Fact: 8% of 8 to 9 year-olds have communicated online with people they didn’t know.
Fact: 39% teenagers said they have made friends online that they wouldn’t have met otherwise.
Fact: 22% of 8 to 9 year-olds have shared information online that they know they shouldn’t have.
The Internet has given new meaning to ‘stranger danger’ as well as ‘friend’, with children playing games online with other gamers who may be adult sexual predators. Similarly, social media platforms provide opportunities for users to connect, communicate and share with anyone. Today, the challenge for parents is knowing how their children may come into contact with strangers online and how it is that they can help their children mitigate the potential risks associated with online communication.
Children are using the Internet today to connect with and support others. The Murdoch University study, in fact, highlights the point of view from a student who states that “talking to someone on Facebook when you are upset, compared to just sitting [in] your room not communicating at all, definitely makes a difference."
The most popular platforms which 8 to 17-year-olds are using to communicate with their friends on a daily basis are YouTube (41%), WhatsApp (32%), Snapchat (29%), Instagram (27%) and Facebook/Facebook Messenger (26) according to the UK Safer Internet Centre Executive Summary.
These platforms belong to various categories of online communication such as ‘social networking sites’, ‘instant messaging’ and ‘online chat rooms’. The issues with these methods of communication, however, are in their ability to have access to a user’s personal information such as their name, age, location, photographs, contact details and email addresses. In light of the report published by New England Journal of Public Policy, which found that “contact with online predators happens mostly in chat rooms, on social media, or in the chat feature of a multiplayer game (Roblox, Minecraft, Clash of Clans, World of Warcraft, and so on)” this requires parents to be more vigilant and engaged in their children’s digital lives.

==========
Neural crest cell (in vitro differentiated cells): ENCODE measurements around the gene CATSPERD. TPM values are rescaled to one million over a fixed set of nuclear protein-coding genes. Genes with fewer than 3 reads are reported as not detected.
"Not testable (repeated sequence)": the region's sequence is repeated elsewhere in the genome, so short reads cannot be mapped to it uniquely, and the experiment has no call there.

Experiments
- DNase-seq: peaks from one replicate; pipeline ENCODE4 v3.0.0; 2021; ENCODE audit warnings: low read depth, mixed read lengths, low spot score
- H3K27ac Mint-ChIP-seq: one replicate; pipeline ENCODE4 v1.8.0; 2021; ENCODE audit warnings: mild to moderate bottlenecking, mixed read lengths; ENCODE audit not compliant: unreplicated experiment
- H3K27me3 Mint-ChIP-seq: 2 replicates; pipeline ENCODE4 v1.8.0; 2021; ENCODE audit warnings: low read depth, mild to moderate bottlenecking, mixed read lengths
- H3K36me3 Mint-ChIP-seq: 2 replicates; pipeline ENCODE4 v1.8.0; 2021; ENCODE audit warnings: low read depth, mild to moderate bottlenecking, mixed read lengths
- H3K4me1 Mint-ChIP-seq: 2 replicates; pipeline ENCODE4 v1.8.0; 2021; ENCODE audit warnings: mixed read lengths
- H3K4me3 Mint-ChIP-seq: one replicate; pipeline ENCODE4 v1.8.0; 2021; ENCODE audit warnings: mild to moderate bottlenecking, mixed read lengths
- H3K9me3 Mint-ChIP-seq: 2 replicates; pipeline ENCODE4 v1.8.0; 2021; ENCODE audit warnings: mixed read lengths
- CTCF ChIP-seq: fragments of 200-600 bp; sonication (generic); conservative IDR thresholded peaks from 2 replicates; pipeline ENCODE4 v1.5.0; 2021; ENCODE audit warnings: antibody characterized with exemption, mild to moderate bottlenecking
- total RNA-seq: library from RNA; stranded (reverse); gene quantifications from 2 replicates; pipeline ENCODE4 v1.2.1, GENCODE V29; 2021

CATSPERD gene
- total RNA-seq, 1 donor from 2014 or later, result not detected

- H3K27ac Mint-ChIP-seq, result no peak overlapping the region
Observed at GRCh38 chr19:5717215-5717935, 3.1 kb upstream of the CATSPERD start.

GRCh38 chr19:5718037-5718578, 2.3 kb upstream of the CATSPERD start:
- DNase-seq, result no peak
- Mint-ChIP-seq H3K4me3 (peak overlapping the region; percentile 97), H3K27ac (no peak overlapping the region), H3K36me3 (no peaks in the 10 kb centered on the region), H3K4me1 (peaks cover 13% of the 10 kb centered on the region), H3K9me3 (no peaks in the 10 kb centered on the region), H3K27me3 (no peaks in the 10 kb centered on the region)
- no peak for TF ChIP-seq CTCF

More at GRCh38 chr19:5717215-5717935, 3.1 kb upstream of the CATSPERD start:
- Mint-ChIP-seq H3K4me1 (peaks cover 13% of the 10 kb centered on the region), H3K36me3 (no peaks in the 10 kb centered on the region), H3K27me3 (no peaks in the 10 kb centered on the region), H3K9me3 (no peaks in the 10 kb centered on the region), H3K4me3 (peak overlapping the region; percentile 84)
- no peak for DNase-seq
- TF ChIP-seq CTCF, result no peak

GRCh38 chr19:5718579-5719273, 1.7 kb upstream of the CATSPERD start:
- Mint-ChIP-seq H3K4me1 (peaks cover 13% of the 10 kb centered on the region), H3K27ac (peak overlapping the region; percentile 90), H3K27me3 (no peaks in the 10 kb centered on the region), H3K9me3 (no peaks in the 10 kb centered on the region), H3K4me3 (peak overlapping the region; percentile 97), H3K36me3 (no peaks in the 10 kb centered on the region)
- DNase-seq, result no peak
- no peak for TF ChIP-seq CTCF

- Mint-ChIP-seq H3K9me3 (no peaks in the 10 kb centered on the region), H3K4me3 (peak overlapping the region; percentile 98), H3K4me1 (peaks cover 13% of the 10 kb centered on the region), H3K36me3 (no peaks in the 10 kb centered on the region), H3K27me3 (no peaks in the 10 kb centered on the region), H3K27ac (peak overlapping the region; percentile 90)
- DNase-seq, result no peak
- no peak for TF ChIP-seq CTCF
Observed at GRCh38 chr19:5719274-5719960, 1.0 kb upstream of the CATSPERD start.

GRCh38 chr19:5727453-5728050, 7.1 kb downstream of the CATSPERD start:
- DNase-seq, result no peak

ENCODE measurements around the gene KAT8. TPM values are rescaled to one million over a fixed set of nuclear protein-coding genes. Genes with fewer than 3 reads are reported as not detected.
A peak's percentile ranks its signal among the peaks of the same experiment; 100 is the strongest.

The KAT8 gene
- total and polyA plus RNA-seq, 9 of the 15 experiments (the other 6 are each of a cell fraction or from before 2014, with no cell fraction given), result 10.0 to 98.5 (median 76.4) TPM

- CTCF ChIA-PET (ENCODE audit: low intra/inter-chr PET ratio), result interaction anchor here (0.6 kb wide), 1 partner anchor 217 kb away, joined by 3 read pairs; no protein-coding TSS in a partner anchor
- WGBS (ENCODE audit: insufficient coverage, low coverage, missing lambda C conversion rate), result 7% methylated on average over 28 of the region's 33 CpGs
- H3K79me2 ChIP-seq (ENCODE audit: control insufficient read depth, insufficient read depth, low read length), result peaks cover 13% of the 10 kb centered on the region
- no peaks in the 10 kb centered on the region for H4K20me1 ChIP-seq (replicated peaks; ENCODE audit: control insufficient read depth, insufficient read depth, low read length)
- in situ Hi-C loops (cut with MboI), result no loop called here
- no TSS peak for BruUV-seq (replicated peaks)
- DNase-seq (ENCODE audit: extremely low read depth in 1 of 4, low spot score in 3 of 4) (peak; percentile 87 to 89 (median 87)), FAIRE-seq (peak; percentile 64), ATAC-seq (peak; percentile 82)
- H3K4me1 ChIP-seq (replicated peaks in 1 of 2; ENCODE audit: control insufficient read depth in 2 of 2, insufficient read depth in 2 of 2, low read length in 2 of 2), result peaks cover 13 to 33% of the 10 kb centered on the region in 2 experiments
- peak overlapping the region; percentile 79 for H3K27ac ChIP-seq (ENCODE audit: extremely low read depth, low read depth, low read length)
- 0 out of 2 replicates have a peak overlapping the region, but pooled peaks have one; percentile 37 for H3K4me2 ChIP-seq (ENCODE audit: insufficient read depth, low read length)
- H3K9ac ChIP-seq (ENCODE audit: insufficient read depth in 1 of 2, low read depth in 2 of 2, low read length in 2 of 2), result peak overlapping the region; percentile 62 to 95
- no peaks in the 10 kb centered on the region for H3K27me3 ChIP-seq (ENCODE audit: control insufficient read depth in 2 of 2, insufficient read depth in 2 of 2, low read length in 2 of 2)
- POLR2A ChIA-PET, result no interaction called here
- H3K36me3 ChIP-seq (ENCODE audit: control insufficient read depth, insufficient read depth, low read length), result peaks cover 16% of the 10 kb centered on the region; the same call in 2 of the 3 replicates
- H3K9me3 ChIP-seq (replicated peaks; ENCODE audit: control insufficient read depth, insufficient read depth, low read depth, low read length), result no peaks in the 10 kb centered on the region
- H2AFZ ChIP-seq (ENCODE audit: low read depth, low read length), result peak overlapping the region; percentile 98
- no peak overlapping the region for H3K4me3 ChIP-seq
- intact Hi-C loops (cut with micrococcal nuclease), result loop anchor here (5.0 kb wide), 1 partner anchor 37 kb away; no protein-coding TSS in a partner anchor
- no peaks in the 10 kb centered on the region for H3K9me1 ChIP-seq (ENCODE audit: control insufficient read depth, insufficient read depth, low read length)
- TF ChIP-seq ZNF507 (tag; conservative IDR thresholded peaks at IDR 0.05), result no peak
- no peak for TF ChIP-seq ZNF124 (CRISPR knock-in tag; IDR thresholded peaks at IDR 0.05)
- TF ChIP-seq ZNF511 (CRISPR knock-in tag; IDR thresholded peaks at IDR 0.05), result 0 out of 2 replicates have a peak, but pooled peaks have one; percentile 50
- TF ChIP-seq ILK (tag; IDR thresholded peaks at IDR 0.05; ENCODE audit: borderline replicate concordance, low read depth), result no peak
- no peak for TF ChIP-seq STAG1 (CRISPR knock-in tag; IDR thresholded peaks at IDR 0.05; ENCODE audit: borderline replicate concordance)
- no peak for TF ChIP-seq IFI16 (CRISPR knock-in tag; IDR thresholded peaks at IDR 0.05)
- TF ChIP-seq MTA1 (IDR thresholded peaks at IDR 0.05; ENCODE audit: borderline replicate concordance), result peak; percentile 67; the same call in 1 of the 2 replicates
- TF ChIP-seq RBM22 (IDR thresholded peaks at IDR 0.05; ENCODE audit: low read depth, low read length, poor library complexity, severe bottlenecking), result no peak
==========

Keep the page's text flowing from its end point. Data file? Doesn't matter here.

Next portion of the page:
Friendships are relationships built on trust regardless of whether they are solely online or offline or both. You may be thinking, “But how can my child trust someone they have never met before?” Well, the notion that a child may actively trust a person who they do not fully know or have not met in person is understandably hard for parents to understand, but it’s only through understanding the reality of this that we can hope to be more proactive rather than reactive in guiding their children.
A study conducted by Murdoch University found that for teenagers, online friendships are just as important to their wellbeing as a physical friend. Murdoch PhD student Bep Uink said, “[the study] shows that young people are using the internet in very sophisticated ways to meet their psychological needs."
The notion that Internet friends can’t be real friends is misplaced according to the data gathered in The UK Safer Internet Centre’s 2018 survey of over 2000 young people. It demonstrates that “technology is embedded throughout their relationships and the majority of young people (in our survey) said that they would feel isolated if they couldn’t talk to friends via technology”.